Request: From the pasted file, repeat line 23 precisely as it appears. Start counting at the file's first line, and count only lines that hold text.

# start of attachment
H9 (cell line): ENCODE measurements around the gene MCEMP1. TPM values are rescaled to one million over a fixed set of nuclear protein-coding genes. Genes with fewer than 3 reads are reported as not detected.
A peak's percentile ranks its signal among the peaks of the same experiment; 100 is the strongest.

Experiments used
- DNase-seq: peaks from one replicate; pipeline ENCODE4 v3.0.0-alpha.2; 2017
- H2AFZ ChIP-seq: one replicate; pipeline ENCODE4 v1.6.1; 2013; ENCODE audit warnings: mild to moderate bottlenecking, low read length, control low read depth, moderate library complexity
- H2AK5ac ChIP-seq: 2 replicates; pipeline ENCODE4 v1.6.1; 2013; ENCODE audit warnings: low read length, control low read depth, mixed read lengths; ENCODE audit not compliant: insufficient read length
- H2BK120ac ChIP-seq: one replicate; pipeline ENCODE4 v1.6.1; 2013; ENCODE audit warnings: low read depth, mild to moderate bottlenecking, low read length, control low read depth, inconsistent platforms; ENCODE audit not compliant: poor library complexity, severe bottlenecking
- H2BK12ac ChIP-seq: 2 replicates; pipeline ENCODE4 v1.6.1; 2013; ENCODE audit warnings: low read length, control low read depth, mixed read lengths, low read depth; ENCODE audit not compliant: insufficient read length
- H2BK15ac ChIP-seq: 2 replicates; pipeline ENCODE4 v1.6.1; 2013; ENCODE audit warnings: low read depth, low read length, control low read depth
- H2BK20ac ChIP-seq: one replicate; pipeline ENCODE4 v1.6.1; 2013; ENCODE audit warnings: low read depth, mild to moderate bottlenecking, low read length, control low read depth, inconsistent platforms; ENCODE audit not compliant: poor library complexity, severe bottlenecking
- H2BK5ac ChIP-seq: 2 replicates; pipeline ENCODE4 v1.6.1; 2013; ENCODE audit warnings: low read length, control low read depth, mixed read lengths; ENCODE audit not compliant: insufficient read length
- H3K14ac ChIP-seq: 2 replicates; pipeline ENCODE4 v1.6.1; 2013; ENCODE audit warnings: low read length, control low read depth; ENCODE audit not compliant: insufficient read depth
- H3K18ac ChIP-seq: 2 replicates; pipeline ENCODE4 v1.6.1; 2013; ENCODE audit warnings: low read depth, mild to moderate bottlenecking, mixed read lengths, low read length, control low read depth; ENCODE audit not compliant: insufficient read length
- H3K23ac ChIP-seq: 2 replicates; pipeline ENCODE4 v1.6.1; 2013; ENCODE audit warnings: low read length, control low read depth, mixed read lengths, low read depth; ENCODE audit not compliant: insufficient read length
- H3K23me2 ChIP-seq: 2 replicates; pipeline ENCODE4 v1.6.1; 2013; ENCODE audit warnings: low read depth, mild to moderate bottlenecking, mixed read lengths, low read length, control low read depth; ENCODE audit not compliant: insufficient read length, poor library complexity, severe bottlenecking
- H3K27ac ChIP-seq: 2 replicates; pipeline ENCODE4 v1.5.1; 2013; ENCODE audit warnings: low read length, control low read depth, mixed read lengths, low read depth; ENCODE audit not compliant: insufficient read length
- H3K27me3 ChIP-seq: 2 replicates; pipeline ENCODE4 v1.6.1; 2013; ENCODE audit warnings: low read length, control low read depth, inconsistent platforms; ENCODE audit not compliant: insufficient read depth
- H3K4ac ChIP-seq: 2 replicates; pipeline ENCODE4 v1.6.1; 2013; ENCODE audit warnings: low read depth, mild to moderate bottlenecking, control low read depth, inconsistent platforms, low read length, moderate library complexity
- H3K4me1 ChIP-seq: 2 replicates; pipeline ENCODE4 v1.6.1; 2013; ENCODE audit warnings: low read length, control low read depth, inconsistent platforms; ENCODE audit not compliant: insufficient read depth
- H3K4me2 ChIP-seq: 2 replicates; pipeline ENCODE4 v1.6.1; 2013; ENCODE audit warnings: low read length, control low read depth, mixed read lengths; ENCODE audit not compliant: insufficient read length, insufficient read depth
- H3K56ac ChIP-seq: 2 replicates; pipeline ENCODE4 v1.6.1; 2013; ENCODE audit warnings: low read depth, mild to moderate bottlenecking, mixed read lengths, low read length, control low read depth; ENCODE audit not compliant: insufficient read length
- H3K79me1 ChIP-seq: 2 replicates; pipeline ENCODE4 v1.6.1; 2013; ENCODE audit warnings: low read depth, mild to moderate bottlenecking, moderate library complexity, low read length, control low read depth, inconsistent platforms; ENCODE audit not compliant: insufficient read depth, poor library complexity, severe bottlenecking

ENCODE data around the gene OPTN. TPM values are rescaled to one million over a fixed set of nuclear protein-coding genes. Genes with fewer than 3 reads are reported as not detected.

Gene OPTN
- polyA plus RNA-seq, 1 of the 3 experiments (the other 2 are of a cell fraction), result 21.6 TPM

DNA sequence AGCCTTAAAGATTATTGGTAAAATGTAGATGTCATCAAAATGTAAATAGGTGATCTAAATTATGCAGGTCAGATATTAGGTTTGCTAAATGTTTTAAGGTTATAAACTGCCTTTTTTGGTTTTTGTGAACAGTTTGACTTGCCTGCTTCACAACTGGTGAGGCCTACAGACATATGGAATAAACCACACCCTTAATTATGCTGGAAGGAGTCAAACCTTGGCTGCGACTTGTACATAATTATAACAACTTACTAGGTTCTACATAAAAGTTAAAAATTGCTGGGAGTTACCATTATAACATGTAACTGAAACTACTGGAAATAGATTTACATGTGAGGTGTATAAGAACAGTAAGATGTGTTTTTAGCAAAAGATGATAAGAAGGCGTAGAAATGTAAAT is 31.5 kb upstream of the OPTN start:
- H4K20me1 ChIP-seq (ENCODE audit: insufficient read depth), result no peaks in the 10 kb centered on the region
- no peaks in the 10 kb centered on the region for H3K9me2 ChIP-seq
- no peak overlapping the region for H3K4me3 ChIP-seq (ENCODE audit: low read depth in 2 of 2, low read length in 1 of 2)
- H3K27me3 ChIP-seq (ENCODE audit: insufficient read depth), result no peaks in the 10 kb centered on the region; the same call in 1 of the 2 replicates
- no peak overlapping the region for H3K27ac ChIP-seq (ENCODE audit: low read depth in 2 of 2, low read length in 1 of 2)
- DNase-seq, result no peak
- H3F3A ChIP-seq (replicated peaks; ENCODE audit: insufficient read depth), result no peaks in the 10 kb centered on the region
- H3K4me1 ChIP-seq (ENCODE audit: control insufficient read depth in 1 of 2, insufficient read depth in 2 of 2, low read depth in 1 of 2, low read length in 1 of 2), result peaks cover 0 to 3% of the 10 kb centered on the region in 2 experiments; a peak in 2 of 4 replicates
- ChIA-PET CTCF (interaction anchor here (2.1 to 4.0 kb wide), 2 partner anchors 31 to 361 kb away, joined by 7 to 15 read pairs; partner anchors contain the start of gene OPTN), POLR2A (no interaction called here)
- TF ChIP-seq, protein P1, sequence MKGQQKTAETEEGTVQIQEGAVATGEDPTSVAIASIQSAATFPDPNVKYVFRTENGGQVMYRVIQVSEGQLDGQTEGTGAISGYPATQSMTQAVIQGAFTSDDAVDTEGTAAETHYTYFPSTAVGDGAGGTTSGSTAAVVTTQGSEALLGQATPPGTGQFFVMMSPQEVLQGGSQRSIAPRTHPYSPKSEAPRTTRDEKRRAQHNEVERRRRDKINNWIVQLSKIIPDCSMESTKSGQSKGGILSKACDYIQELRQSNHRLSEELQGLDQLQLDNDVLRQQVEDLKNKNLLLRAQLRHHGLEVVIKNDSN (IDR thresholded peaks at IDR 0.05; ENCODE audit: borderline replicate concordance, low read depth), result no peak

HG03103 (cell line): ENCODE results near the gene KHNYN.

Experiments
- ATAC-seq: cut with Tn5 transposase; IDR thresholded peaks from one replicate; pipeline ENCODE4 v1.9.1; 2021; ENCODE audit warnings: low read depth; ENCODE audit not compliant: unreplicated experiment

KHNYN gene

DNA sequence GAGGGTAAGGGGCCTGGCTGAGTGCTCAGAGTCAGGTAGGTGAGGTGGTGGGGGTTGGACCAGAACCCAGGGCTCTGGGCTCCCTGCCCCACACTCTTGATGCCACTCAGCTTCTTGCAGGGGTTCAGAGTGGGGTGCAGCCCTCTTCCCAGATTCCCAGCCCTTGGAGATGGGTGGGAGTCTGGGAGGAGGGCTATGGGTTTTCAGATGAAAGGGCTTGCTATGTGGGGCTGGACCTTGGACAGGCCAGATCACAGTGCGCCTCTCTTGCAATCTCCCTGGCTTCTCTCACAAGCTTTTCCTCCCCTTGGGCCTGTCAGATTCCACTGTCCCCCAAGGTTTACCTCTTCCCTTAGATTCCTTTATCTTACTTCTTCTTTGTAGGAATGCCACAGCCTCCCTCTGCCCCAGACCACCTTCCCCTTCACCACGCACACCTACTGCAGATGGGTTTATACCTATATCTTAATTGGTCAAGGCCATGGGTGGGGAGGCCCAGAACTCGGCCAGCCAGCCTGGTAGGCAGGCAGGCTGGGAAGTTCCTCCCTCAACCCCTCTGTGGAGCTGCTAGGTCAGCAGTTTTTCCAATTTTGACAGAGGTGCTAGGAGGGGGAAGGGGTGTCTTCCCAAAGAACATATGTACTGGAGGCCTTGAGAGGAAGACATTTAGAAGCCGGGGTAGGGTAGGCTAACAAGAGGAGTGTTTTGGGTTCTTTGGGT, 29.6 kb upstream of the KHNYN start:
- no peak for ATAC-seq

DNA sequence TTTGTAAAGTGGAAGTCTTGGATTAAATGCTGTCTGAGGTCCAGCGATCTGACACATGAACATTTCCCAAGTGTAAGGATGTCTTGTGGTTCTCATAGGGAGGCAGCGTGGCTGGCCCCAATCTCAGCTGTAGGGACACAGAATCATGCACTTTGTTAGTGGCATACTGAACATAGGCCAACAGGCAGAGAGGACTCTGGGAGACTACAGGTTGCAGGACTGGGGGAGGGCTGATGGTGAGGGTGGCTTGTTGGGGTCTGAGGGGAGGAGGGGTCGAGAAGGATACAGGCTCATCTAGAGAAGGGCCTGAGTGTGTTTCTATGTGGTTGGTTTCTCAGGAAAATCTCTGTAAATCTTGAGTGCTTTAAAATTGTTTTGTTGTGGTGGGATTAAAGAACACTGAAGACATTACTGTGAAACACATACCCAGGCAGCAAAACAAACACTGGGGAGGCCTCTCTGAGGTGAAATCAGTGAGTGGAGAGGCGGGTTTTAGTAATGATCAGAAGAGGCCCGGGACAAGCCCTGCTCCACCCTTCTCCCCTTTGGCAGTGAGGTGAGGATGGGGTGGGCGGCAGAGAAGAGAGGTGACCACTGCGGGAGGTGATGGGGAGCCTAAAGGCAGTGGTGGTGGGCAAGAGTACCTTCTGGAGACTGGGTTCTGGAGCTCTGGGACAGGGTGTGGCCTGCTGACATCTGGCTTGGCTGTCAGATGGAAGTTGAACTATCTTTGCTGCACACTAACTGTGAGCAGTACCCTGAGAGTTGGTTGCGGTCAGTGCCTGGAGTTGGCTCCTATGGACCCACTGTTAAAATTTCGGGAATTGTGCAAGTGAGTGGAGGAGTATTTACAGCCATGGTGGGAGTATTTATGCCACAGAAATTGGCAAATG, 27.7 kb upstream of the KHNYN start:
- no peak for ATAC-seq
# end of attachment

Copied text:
ENCODE data around the gene OPTN. TPM values are rescaled to one million over a fixed set of nuclear protein-coding genes. Genes with fewer than 3 reads are reported as not detected.